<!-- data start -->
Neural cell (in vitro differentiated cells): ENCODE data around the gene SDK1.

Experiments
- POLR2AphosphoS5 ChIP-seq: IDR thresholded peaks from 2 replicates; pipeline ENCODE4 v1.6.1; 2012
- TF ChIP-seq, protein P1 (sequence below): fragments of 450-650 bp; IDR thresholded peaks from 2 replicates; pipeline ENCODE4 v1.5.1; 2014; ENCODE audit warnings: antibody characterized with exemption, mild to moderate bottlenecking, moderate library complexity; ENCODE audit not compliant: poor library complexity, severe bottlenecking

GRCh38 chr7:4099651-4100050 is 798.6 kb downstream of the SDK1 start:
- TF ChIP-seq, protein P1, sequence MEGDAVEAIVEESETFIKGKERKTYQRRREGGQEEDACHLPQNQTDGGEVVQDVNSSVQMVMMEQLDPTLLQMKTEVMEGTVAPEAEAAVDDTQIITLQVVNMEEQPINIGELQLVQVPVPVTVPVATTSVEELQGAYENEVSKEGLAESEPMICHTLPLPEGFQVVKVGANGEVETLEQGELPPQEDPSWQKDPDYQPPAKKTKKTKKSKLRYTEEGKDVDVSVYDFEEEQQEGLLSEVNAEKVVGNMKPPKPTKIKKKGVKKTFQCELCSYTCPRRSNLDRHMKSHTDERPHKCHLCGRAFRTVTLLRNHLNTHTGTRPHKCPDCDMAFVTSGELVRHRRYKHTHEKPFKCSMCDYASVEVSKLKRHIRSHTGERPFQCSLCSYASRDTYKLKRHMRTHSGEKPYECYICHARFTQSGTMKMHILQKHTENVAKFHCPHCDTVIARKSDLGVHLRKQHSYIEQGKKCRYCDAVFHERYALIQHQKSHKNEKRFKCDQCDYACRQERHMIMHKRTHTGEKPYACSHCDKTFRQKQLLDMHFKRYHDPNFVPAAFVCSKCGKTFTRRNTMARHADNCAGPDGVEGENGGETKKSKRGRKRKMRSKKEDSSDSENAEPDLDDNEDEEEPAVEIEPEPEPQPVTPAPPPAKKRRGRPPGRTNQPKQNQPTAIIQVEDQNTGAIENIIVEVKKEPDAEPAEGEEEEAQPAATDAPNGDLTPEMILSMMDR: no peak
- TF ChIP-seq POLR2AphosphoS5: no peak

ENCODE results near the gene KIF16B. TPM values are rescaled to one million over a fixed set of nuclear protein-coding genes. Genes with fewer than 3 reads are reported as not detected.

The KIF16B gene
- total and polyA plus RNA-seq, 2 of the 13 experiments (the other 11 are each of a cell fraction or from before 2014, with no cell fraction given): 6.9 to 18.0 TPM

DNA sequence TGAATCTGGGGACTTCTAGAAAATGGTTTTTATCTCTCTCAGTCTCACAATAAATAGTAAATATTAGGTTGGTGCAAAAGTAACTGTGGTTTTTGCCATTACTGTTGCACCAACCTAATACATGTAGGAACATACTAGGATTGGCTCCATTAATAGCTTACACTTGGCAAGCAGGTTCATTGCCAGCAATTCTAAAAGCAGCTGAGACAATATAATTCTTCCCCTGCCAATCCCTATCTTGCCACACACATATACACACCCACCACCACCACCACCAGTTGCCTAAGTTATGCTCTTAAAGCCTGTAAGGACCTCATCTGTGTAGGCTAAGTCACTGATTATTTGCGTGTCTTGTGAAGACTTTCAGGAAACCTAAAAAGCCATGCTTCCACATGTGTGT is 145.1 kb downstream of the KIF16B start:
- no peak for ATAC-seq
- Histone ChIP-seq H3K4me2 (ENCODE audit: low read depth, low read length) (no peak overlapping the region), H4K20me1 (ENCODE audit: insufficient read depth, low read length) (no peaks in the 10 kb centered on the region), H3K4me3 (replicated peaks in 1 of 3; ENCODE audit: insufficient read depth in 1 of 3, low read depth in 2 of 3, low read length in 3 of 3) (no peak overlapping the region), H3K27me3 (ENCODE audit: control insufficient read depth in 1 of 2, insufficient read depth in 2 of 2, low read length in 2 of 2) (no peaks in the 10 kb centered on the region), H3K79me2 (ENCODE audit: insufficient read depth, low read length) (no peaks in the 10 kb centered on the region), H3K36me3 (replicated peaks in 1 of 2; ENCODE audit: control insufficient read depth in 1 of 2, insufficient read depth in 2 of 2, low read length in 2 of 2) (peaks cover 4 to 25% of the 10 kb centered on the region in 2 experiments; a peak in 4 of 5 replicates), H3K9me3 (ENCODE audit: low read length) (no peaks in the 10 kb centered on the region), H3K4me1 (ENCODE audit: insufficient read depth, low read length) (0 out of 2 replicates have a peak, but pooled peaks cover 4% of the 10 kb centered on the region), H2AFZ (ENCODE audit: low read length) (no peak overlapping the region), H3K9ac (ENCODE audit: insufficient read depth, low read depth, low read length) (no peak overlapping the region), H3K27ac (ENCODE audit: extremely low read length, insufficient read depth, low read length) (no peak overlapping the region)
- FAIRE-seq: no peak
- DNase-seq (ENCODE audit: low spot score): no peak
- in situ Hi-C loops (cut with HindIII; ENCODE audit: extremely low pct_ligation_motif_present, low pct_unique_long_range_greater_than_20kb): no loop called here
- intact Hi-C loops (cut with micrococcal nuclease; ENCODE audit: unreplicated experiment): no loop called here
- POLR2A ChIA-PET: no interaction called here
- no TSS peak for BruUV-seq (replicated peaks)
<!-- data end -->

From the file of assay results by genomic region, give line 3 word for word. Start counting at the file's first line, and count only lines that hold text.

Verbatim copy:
- POLR2AphosphoS5 ChIP-seq: IDR thresholded peaks from 2 replicates; pipeline ENCODE4 v1.6.1; 2012